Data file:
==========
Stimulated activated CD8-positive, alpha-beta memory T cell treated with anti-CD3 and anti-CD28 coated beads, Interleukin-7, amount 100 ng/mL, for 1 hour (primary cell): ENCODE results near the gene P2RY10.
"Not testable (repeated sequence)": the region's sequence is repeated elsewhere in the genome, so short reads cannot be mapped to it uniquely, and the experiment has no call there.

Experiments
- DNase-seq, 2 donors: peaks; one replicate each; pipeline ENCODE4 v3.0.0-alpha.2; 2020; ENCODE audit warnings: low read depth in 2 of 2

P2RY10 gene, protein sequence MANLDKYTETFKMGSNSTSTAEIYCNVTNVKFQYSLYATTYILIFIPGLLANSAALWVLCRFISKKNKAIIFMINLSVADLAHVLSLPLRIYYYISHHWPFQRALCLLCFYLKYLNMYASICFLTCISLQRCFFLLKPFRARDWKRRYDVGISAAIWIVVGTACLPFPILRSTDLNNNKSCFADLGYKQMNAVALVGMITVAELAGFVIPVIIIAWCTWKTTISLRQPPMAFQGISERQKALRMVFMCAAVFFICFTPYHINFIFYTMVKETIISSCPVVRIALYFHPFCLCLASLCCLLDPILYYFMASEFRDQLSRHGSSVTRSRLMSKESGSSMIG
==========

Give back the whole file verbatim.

Stimulated activated CD8-positive, alpha-beta memory T cell treated with anti-CD3 and anti-CD28 coated beads, Interleukin-7, amount 100 ng/mL, for 1 hour (primary cell): ENCODE results near the gene P2RY10.
"Not testable (repeated sequence)": the region's sequence is repeated elsewhere in the genome, so short reads cannot be mapped to it uniquely, and the experiment has no call there.

Experiments
- DNase-seq, 2 donors: peaks; one replicate each; pipeline ENCODE4 v3.0.0-alpha.2; 2020; ENCODE audit warnings: low read depth in 2 of 2

P2RY10 gene, protein sequence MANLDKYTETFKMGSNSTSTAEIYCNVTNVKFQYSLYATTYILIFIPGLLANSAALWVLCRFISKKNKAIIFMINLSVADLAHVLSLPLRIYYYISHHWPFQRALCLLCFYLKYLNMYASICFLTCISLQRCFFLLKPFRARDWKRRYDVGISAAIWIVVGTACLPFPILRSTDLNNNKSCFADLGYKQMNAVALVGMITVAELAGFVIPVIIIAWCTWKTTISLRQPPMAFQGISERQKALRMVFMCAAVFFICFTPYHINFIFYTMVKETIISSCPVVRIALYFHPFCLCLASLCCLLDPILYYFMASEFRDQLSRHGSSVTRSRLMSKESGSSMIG